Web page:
Snakes are carnivores and eat only meat -- and they will eat almost anything that is smaller or even slightly bigger than them. Feeding your pet snake a variety of mice, rat pups, frogs, lizards, fish, day old chicks, and even worms would sufficiently sustain their healthy diet. Whatever dietary needs they have for plants are met from their prey’s digestive tracts. Snakes in the wild eat a variety of animals found in the perimeter of their habitat, but in captivity, pet owners must furnish them a healthy and varied diet.
Live prey is by far the easiest and no-nonsense way of feeding pet snakes. You can use animals caught in the backyard or those readily available at local pet stores. The most popular menu items for pet snakes are insects, rodents, and chicks.
Follow these tips for feeding pet snakes live prey:
• Remove the prey if the snake hasn’t killed and consumed them within 30 minutes. There are cases where rats have eaten snakes alive or caused them injury if left in the cage.
• Never leave a pet snake and their prey unattended – be alert and check to see if your pet has been bitten by their prey.
• Snakes know by instinct when it is time to feed. Be prepared, in case your pet snake does not kill and eat their prey, to give the “food” a home - even until the next feeding.
Pre-killed food is another option – kill the animal before feeding it to your pet snake. This eliminates the concerns mentioned above and keeps the pet safe. Kill the animal as fast and humanely as possible. If they do not eat the pre-killed food when offered, just wrap it and freeze it for later consumption.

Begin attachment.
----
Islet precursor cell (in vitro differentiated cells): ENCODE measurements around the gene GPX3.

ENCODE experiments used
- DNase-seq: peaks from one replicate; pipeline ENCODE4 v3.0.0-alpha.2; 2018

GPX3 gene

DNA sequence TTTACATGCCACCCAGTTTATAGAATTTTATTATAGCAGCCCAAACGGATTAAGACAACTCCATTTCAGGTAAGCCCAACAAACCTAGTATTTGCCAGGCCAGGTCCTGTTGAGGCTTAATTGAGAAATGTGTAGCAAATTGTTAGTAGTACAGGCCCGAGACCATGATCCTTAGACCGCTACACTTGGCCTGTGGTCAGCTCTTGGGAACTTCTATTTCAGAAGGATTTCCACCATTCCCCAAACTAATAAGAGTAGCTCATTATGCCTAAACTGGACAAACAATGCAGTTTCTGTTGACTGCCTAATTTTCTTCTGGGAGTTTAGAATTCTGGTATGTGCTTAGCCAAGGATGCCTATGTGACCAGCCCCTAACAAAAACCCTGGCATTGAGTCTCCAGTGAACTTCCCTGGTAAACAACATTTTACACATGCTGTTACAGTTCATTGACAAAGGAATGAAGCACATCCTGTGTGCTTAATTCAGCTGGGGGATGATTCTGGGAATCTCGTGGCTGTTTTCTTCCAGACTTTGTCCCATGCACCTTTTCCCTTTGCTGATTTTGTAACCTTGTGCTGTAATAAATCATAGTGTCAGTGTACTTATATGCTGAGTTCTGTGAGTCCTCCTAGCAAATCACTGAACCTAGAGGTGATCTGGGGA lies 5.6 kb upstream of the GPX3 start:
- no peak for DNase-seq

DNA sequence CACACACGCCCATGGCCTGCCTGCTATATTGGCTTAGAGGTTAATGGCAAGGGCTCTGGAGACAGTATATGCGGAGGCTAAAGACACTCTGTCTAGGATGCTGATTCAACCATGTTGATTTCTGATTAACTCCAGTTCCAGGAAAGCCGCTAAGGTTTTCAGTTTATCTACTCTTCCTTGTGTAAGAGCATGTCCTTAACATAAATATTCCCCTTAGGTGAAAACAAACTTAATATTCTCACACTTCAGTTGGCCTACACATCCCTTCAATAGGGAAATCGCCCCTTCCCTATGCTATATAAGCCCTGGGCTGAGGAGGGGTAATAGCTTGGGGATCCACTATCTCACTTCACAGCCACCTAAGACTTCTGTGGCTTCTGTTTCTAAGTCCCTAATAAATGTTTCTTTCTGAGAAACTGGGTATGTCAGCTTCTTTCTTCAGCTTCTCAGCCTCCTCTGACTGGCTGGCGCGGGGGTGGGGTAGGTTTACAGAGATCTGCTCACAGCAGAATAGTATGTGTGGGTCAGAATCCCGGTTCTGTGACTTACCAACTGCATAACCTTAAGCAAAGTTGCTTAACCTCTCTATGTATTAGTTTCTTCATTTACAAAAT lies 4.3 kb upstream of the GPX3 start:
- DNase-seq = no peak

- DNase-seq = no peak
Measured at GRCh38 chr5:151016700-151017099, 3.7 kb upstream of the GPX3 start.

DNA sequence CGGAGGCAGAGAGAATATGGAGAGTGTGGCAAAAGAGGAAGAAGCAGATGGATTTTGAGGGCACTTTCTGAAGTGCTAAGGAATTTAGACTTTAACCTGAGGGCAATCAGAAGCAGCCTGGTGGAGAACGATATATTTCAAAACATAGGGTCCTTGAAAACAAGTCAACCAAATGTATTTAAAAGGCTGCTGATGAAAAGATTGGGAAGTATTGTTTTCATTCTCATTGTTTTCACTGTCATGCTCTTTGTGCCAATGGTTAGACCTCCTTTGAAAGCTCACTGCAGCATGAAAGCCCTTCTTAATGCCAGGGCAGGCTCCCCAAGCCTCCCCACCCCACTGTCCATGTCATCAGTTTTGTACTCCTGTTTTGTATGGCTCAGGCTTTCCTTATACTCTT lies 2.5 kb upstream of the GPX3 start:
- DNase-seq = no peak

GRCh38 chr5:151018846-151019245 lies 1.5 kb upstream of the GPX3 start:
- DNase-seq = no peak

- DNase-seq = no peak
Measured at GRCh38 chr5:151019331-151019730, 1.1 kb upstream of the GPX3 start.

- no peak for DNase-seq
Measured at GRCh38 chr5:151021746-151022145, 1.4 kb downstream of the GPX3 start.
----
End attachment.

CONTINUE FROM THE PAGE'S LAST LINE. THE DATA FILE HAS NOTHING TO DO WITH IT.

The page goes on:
Frozen food is the most convenient way of feeding pet snakes. Buy frozen food at local pet stores and keep it until the next feeding time. Always thaw the food, by letting it sit, preferably in the same location where your pet snake is kept, to pre-scent it. Food can also be placed in a plastic food storage bag, and dipped in warm water to hasten the thawing process. Never defrost the food in the microwave or by any method that would cook it, even slightly. Offer it to your pet with tongs or just throw it in the tank.
Roughly estimate the size of the snake at its broadest part, which is found midway along the body, and the size of their food across the hips. The rule of thumb is to feed them something with the same width or smaller. This is not to say they won’t eat a much larger prey, as the jaw of a snake is an interesting and complex structure; they have a flexible lower jaw, which is not firmly attached to their upper jaw, allowing them to open their mouths wide.
However, to be safe, keep to all foods closer to the snake’s size. An average young adult snake should be fed once every week. This is the general guide, but to each snake his own. After a while, you know by your pet's body language when it is time to feed them again.
Feeding your pet snake is easy when you know what you are doing. Choose a varied diet to keep them happy and interested. The kind of food you feed your pet snake depends on its availability and convenience. Nevertheless, always be vigilant about sanitation to prevent illnesses and other complications with your slithering mates. For more information about feeding pet snakes, please read "What to Do When Your Pet Snake Refuses to Eat."
This is not medical advice and is not meant to treat, diagnose, prescribe or cure any ailment. Check with your veterinarian first before following any advice you have read on BrightHub.com. Consult your veterinarian before you start, stop or change anything that has been previously prescribed to your pet.